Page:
04-StatementForms - TheArtandScienceof CHAPTER4...

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The Art and Science of An Introduction to Computer Science ERIC S. ROBERTS Jav a Statement Forms C H A P T E R   4 The statements was interesting but tough. —Mark Twain, The Adventures of Huckleberry Finn, 1884 4.1 Statement types in Java 4.2 Control statements and problem solving 4.3 The if statement 4.4 The switch statement 4.5 The while statement 4.6 The for statement
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Statement Types in Java Programs in Java consist of a set of classes . Those classes contain methods , and each of those methods consists of a sequence of statements . Statements in Java fall into three basic types: Simple statements Compound statements Control statements S imple statements are formed by adding a semicolon to the end of a Java expression. C ompound statements (also called blocks ) consist of a sequence of statements enclosed in curly braces. Control statements fall into two categories: Conditional statements that specify some kind of test Iterative statements that specify repetition
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Control Statements and Problem Solving Before looking at the individual control statement forms in detail, it helps to look more holistically at a couple of programs that make use of common control patterns. The next few slides extend the Add2Integers program from Chapter 2 to create programs that add longer lists of integers. These slides illustrate three different strategies: Adding new code to process each input value Repeating the input cycle a predetermined number of times Repeating the input cycle until the user enters a special sentinel value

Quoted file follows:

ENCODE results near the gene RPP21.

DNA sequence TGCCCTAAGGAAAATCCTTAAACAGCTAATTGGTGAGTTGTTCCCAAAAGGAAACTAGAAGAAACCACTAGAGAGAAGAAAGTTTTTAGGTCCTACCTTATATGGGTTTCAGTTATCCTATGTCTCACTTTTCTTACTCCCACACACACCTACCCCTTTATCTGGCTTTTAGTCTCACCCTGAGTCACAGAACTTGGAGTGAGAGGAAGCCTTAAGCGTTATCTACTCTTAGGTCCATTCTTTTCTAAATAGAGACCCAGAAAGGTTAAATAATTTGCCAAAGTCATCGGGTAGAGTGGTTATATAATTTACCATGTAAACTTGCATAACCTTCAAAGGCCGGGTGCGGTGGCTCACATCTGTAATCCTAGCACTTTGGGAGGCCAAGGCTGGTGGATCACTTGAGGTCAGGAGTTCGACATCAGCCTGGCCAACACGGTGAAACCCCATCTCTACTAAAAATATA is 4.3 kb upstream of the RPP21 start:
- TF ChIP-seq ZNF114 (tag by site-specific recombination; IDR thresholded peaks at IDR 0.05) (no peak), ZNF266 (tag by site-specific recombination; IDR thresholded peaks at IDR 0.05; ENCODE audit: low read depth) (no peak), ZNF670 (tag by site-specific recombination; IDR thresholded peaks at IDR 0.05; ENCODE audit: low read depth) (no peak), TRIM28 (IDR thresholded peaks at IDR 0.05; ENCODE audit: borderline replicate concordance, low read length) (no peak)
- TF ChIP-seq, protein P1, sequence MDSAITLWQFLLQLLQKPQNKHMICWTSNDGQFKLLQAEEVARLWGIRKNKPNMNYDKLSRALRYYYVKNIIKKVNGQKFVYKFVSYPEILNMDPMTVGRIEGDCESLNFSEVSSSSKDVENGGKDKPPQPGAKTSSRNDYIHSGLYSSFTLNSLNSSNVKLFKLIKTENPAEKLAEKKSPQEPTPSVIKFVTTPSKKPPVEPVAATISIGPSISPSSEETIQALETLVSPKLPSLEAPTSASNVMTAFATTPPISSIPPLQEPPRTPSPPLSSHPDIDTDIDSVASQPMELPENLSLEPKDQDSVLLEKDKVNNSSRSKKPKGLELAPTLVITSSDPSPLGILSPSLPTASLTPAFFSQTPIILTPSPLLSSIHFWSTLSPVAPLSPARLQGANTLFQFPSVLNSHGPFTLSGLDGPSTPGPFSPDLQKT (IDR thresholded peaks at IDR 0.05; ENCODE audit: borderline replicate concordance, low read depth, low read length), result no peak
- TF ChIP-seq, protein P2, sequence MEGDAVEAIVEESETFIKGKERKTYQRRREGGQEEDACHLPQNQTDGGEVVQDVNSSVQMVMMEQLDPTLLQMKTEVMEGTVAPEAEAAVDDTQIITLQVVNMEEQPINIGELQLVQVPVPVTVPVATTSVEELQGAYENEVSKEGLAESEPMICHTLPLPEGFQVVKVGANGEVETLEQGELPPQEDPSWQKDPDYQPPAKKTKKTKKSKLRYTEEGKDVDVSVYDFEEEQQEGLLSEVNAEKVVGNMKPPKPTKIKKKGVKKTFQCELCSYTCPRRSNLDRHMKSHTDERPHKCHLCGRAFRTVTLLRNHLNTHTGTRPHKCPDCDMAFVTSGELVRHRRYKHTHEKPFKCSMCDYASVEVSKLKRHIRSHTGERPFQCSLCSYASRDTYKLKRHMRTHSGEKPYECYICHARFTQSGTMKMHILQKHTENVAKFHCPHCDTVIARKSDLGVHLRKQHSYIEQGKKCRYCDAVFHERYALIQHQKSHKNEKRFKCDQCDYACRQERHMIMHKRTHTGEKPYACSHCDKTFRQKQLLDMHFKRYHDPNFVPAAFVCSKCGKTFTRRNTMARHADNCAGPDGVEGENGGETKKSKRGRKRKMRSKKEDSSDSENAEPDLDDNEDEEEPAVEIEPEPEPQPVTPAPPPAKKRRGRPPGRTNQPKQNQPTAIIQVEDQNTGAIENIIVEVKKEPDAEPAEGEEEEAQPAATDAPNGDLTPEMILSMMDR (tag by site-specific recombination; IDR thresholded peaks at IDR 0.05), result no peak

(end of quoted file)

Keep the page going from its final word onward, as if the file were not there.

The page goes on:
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The Add4Integers Program public class Add4Integers extends ConsoleProgram { public void run() { println("This program adds four numbers."); int n1 = readInt("Enter n1: "); int n2 = readInt("Enter n2: "); int n3 = readInt("Enter n3: "); int n4 = readInt("Enter n4: "); int total = n1 + n2 + n3 + n4; println("The total is " + total + "."); } } If you don’t have access to control statements, the only way you can increase the number of input values is to add a new statement for each one, as in the following example: This strategy, however, is difficult to generalize and would clearly be cumbersome if you needed to add 100 values.
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The Repeat-N-Times Idiom One strategy for generalizing the addition program is to use the Repeat-N-Times idiom, which executes a set of statements a specified number of times. The general form of the idiom is for (int i = 0; i < repetitions ; i++) { statements to be repeated } As is true for all idiomatic patterns in this book, the italicized words indicate the parts of the pattern you need to change for each application. To use this pattern, for example, you need to replace repetitions with an expression giving the number of repetitions and include the statements to be repeated inside the curly braces.
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